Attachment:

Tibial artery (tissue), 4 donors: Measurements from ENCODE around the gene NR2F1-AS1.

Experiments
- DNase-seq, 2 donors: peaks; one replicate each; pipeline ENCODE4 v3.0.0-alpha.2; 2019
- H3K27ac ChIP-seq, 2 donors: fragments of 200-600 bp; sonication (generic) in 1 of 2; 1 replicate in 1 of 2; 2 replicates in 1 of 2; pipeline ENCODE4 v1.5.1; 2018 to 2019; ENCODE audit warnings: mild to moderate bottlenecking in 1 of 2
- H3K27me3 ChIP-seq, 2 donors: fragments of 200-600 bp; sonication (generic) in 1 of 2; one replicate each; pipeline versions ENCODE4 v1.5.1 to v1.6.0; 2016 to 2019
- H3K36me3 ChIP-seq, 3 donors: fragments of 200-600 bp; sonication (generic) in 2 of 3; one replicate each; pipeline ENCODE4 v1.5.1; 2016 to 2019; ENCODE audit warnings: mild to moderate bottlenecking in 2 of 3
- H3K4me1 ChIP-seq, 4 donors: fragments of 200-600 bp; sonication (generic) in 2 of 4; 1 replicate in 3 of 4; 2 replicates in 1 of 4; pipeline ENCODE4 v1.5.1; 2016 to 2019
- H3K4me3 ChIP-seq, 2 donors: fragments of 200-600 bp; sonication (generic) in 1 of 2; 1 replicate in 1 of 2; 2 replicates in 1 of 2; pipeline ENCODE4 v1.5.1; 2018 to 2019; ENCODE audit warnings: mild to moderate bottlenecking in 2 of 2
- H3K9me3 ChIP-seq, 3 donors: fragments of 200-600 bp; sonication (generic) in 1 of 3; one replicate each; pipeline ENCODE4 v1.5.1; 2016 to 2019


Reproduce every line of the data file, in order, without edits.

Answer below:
Tibial artery (tissue), 4 donors: Measurements from ENCODE around the gene NR2F1-AS1.

Experiments
- DNase-seq, 2 donors: peaks; one replicate each; pipeline ENCODE4 v3.0.0-alpha.2; 2019
- H3K27ac ChIP-seq, 2 donors: fragments of 200-600 bp; sonication (generic) in 1 of 2; 1 replicate in 1 of 2; 2 replicates in 1 of 2; pipeline ENCODE4 v1.5.1; 2018 to 2019; ENCODE audit warnings: mild to moderate bottlenecking in 1 of 2
- H3K27me3 ChIP-seq, 2 donors: fragments of 200-600 bp; sonication (generic) in 1 of 2; one replicate each; pipeline versions ENCODE4 v1.5.1 to v1.6.0; 2016 to 2019
- H3K36me3 ChIP-seq, 3 donors: fragments of 200-600 bp; sonication (generic) in 2 of 3; one replicate each; pipeline ENCODE4 v1.5.1; 2016 to 2019; ENCODE audit warnings: mild to moderate bottlenecking in 2 of 3
- H3K4me1 ChIP-seq, 4 donors: fragments of 200-600 bp; sonication (generic) in 2 of 4; 1 replicate in 3 of 4; 2 replicates in 1 of 4; pipeline ENCODE4 v1.5.1; 2016 to 2019
- H3K4me3 ChIP-seq, 2 donors: fragments of 200-600 bp; sonication (generic) in 1 of 2; 1 replicate in 1 of 2; 2 replicates in 1 of 2; pipeline ENCODE4 v1.5.1; 2018 to 2019; ENCODE audit warnings: mild to moderate bottlenecking in 2 of 2
- H3K9me3 ChIP-seq, 3 donors: fragments of 200-600 bp; sonication (generic) in 1 of 3; one replicate each; pipeline ENCODE4 v1.5.1; 2016 to 2019